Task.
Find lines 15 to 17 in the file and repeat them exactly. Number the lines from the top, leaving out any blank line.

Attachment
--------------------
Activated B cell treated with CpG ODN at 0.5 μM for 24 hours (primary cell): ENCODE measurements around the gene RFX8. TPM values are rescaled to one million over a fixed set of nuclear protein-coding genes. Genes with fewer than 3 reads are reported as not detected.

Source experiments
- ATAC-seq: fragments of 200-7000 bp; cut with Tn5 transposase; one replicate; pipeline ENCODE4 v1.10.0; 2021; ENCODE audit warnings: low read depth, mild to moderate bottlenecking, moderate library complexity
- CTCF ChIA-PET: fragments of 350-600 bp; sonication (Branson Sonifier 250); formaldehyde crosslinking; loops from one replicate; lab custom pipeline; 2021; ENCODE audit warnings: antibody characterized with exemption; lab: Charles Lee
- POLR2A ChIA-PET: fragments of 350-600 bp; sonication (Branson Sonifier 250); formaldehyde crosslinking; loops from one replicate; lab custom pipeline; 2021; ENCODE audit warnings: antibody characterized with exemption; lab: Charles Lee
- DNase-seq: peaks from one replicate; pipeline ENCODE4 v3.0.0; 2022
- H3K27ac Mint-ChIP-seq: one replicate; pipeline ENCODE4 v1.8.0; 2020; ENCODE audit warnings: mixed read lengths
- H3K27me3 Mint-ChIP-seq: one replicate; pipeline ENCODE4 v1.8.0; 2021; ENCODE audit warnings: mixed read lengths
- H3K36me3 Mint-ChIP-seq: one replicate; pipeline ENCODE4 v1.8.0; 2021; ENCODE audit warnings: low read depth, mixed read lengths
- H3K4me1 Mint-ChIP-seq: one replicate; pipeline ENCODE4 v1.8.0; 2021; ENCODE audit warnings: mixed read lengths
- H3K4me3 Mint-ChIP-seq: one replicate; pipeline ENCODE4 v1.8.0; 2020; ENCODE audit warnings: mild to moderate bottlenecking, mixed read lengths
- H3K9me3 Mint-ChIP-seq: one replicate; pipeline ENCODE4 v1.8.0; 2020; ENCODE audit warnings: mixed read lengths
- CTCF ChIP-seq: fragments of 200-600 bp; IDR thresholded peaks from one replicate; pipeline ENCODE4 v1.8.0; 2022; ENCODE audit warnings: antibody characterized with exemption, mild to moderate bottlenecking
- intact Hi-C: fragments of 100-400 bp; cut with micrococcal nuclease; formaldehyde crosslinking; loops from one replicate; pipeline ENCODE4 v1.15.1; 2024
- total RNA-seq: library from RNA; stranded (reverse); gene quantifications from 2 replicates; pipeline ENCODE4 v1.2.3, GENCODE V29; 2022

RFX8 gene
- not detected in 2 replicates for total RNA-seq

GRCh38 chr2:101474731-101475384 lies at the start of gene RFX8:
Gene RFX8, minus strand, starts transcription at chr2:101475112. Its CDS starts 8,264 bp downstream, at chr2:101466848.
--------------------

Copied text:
- total RNA-seq: library from RNA; stranded (reverse); gene quantifications from 2 replicates; pipeline ENCODE4 v1.2.3, GENCODE V29; 2022

RFX8 gene
- not detected in 2 replicates for total RNA-seq